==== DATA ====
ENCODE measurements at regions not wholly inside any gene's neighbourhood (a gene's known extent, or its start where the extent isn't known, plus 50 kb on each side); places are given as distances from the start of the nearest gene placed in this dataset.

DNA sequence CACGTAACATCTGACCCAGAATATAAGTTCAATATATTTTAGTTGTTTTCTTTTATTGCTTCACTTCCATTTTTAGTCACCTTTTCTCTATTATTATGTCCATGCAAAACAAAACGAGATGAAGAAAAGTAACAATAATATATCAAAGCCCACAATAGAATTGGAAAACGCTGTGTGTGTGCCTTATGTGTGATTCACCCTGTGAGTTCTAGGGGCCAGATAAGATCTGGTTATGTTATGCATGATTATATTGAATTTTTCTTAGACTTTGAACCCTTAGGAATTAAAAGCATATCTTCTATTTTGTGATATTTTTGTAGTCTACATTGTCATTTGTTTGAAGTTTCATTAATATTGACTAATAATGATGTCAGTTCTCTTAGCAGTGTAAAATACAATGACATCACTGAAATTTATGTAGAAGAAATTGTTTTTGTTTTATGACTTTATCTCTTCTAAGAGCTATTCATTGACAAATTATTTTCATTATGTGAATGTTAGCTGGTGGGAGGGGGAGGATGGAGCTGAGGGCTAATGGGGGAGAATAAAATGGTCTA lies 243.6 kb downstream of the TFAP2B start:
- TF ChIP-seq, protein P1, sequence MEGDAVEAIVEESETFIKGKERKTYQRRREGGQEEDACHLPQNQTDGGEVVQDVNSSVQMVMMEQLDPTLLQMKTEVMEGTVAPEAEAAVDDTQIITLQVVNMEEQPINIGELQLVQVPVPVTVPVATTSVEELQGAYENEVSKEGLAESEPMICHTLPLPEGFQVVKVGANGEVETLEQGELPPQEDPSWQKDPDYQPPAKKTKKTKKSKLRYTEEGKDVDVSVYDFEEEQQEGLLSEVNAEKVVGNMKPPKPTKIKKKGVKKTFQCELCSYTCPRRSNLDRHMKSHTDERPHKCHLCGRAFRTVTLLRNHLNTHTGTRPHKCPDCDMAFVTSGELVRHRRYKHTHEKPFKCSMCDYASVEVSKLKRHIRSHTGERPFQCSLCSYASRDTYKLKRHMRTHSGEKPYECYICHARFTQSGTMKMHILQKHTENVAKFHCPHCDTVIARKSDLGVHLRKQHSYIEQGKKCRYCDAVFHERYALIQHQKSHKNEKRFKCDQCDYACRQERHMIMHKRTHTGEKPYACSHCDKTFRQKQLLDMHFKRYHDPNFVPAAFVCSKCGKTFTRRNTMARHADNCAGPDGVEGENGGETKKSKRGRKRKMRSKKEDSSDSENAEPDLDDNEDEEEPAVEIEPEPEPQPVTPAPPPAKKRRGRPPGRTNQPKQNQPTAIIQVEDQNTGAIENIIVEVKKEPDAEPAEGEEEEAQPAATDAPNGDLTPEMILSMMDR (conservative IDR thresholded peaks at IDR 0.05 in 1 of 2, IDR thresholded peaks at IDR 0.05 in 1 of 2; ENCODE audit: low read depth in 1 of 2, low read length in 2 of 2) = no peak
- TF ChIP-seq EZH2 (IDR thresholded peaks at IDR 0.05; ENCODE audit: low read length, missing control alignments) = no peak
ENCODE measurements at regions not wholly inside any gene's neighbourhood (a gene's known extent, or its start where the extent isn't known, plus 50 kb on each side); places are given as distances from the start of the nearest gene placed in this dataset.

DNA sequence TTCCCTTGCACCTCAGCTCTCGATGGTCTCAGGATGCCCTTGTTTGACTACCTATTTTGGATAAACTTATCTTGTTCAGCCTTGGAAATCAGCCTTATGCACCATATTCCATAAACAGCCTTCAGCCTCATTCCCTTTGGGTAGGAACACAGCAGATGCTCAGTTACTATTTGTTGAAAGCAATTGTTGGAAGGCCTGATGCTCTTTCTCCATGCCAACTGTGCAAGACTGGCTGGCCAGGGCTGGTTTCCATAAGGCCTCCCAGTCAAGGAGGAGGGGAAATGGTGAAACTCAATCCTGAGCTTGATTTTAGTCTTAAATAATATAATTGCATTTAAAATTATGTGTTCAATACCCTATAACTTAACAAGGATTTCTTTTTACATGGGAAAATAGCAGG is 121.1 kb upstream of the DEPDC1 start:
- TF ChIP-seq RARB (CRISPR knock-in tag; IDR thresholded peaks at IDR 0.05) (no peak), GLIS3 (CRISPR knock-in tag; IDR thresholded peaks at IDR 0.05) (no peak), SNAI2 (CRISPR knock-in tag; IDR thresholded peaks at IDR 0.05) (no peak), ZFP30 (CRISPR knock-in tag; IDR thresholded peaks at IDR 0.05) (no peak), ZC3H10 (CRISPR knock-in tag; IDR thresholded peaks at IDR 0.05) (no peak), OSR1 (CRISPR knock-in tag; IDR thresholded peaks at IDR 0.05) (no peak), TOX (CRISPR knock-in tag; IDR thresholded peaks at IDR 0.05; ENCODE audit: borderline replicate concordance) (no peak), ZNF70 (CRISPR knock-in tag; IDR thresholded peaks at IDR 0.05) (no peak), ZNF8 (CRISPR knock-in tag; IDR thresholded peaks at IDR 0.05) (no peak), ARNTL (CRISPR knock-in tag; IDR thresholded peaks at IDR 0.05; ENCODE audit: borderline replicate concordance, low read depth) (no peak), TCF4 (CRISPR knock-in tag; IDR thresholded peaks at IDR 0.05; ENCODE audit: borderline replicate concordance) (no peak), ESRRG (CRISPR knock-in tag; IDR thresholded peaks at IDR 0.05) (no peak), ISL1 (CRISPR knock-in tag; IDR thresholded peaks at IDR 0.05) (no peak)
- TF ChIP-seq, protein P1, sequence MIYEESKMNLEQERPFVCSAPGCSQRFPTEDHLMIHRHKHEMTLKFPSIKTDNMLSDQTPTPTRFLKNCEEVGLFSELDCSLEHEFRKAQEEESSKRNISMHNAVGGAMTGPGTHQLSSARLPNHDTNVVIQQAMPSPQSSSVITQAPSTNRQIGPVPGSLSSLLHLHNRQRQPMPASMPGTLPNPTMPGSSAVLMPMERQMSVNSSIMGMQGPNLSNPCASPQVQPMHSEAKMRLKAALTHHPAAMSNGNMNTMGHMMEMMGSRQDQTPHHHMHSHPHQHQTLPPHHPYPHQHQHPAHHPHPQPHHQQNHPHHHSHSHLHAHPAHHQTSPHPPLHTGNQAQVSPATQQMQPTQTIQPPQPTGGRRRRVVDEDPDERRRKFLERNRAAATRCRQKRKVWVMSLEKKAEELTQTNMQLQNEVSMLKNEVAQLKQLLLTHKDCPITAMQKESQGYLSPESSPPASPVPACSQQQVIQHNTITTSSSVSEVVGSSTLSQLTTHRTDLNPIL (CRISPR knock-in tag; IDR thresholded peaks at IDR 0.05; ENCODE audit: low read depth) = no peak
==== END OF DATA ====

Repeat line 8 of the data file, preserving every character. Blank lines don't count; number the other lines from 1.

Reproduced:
- TF ChIP-seq, protein P1, sequence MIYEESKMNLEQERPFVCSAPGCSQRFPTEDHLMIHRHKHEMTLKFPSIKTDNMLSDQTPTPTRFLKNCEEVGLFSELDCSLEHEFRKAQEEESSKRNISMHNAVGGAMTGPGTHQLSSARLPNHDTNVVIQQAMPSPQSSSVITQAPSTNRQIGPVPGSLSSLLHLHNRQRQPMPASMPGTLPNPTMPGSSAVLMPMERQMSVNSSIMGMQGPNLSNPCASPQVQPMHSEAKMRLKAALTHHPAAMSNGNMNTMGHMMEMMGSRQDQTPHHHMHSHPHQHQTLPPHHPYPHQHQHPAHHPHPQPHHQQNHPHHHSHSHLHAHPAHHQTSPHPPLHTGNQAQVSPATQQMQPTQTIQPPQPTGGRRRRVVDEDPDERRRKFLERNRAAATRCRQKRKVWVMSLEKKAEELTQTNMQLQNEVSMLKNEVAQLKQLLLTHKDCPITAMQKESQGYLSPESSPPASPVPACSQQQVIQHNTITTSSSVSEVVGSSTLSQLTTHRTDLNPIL (CRISPR knock-in tag; IDR thresholded peaks at IDR 0.05; ENCODE audit: low read depth) = no peak